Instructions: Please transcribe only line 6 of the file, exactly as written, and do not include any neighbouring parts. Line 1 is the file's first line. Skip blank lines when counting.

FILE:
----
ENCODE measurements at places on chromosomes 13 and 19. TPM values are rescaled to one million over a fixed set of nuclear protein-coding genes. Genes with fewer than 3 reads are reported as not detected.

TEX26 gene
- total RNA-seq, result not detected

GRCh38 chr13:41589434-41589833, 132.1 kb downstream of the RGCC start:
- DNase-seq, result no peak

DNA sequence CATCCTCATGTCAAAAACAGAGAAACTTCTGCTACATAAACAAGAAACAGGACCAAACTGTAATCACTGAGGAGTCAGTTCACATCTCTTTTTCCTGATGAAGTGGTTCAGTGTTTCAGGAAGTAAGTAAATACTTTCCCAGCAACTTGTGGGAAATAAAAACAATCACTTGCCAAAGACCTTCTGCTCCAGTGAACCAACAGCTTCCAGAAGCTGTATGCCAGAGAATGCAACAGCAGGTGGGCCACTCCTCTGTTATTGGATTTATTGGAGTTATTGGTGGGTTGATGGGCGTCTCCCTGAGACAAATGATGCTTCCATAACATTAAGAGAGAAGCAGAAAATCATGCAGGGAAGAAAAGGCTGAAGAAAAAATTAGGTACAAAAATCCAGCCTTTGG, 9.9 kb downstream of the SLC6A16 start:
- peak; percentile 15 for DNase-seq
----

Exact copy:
DNA sequence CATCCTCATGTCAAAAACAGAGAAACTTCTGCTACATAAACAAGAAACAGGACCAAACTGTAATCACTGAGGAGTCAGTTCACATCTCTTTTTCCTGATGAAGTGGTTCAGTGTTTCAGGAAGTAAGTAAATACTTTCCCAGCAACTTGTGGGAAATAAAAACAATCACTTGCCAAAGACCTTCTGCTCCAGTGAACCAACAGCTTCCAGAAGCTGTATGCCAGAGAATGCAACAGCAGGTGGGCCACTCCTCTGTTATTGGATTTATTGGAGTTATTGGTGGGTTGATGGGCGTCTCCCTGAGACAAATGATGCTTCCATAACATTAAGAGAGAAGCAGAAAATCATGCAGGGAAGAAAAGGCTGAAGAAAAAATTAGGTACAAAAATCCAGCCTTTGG, 9.9 kb downstream of the SLC6A16 start: